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Posted: Wed 11 Jul, 2007 5:32 pm
Here’s a mystery I’ve been meaning to post for a while.Opinion is split down the middle about whether a Civil War battle occurred in Meanwood. The rumours are that on 23rd January 1643 a battle took place at the foot of Woodhouse Ridge, in Batty’s Wood, not far from where Woodhouse Cricket Club now stands. Various local history books document the battle as taking place, whilst there are others which are more sceptical. For example, the following is from “Meanwood” by Arthur Hopwood"If The Battle of Meanwood' were not mentioned, many would consider the omission a mistake. They would point to the evidence of the 'Stainbeck'-the legend being that the stream ran red with blood - and to the musket balls, so many of which have been picked out of the beck at the foot of Woodhouse Ridge - or Pikeman Ridge, the suggestive name by which it was known in 1781 There may have been a Civil War skirmish hereabouts on 23 January 1643 but it can hardly have been a 'battle' - there is no documentary record of the incident. As for the circumstantial evidence, the name 'Staynbek'(i.e. Stonebeck) first appears in 1240, some four hundred years too soon, and Pikeman Ridge, or a very similar name, was used in 1561 - a hundred years before the dale in question. As for the musket balls - their localised concentration suggests target practice rather than the spread of shot to be expected after an armed encounter."This is the other side of the story from “A history of Headingley” by Christopher Gardener"Some historians have linked the name of the part of the boundary between Headingley and Leeds which runs from Hyde Park Corner to Woodhouse Ridge along the line of Cliff Lane and which is called Pikeman Ridge with the battle in Batty's Wood and Meanwood Valley. It is quite a coincidence, however. Pikeman Rigge was surveyed by a royal commission and reported in a document of 1612, and an earlier boundary commission in 1561 also reported the name of Pate Man Rig for the same part of the boundary between-Headingley and Woodhouse. So the name Pikeman Ridge, is far older than the Civil War and it is pure coincidence that a thousand Parliamentarian pikemen were in action only a little way from the place. The word Rig found in the earliest records, means hedge and not a ridge in the modern sense."Then there is a large history of the battle itself which is written by Walter Gill in his book “Woodhouse in Leeds”. I’ll post it later if anyone is interested, but it takes a bit of reading. Where did all his research come from if the battle didn’t actually take place?There must be plenty of rumours and places kicking about to do with Leeds in the Civil War. Anyone got any pics or info?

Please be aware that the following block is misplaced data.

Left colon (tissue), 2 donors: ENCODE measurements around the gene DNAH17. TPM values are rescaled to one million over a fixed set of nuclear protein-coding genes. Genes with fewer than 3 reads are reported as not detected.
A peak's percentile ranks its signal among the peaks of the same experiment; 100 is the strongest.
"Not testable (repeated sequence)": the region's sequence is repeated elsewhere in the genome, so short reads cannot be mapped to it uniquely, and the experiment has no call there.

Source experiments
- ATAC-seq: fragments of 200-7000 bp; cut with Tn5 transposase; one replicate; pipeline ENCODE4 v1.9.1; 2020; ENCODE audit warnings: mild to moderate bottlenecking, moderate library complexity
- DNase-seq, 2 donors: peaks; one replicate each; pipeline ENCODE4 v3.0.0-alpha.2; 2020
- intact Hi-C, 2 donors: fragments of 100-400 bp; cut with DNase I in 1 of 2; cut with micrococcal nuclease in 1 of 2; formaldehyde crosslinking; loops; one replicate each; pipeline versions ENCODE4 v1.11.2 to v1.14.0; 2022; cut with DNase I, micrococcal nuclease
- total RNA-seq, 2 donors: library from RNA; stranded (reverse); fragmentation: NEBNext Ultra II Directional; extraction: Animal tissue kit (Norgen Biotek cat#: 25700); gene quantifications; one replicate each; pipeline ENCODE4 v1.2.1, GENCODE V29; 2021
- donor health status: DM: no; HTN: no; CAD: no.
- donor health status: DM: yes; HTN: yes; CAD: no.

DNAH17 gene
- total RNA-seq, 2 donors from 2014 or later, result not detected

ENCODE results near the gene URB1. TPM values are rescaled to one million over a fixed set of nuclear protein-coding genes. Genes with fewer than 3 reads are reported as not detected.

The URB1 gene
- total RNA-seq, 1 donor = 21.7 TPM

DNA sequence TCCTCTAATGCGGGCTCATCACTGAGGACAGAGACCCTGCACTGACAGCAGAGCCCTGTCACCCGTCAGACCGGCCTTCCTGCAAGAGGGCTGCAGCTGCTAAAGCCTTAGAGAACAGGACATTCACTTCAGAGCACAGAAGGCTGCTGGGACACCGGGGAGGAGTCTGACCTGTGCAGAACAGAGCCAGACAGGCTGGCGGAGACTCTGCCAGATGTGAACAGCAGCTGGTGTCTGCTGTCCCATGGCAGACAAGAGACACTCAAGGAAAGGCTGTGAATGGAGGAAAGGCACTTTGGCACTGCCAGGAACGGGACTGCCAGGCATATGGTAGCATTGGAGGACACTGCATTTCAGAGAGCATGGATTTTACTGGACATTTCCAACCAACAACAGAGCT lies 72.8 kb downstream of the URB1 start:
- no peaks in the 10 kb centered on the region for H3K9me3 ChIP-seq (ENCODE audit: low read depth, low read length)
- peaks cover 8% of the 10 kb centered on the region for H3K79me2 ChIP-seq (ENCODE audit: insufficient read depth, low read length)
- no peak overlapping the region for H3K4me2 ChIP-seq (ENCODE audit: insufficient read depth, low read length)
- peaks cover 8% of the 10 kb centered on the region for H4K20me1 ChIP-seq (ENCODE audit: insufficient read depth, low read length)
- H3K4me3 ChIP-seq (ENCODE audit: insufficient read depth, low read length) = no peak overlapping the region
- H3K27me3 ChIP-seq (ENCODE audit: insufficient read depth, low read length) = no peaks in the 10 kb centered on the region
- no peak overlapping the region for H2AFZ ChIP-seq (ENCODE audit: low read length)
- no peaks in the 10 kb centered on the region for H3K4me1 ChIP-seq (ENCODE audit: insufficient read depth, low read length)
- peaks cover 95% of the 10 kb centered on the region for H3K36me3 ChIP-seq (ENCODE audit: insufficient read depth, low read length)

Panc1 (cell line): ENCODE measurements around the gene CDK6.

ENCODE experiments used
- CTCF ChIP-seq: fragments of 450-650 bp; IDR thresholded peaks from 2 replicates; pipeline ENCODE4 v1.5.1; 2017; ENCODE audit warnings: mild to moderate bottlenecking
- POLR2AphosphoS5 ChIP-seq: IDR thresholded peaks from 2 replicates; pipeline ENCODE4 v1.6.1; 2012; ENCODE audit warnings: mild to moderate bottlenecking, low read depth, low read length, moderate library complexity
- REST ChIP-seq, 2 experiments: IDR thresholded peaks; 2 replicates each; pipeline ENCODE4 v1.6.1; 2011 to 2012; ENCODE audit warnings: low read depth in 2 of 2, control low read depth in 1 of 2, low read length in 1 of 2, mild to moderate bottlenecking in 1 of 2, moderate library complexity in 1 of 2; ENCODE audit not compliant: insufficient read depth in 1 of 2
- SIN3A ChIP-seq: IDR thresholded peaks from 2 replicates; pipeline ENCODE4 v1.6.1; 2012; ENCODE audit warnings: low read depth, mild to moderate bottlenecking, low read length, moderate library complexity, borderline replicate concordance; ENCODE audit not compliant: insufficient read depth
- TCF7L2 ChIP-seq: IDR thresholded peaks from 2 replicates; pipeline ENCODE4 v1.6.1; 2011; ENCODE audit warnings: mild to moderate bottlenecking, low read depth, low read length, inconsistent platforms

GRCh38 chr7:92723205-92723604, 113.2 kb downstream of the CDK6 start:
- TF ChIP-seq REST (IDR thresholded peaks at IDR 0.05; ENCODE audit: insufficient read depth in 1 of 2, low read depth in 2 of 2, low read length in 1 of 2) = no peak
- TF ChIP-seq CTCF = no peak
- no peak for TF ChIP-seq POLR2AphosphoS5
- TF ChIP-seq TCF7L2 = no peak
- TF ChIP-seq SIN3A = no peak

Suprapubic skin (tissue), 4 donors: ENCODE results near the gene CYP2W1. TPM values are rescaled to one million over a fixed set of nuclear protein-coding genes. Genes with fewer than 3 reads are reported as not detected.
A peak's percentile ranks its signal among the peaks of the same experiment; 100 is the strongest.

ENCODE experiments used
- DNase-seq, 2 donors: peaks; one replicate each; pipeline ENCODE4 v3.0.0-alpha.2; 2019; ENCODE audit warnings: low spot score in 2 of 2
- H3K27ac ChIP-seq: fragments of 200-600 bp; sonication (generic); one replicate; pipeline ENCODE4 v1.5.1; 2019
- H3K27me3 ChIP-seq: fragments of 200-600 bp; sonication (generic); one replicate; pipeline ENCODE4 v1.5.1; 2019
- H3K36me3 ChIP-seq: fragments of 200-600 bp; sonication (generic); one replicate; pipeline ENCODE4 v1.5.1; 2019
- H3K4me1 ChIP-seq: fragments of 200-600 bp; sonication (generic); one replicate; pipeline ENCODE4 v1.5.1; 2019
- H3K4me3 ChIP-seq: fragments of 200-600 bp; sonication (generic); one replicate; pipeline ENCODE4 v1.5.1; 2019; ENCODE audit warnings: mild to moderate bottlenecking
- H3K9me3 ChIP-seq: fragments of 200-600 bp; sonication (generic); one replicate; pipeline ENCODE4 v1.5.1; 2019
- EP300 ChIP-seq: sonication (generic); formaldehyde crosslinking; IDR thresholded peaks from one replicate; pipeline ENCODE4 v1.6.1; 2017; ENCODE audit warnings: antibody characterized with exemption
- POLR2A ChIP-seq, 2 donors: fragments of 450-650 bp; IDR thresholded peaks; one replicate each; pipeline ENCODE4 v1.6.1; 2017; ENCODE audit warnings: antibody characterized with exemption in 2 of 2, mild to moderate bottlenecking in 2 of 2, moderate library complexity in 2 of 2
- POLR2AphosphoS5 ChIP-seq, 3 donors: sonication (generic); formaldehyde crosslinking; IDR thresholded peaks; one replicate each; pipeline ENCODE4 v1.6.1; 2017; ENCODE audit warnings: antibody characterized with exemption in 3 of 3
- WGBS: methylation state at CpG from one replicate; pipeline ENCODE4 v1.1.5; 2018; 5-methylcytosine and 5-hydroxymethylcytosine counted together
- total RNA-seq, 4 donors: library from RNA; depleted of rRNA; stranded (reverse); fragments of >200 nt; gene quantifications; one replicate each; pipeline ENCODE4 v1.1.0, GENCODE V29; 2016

Posted: Wed 11 Jul, 2007 6:44 pm
I love secret Leeds
Posted: Wed 11 Jul, 2007 7:49 pm
According to Leodis...a musket shot was apparently found in the location you're referring to, thought to be a left over from a civil war skirmish.As it happens, I do have a few pictures of an old air raid bunker from the exact spot.
Posted: Thu 12 Jul, 2007 11:26 am
JanCee wrote: Not much help am I? http://www.royalarmouries.org/extsite/v ... ionId=2629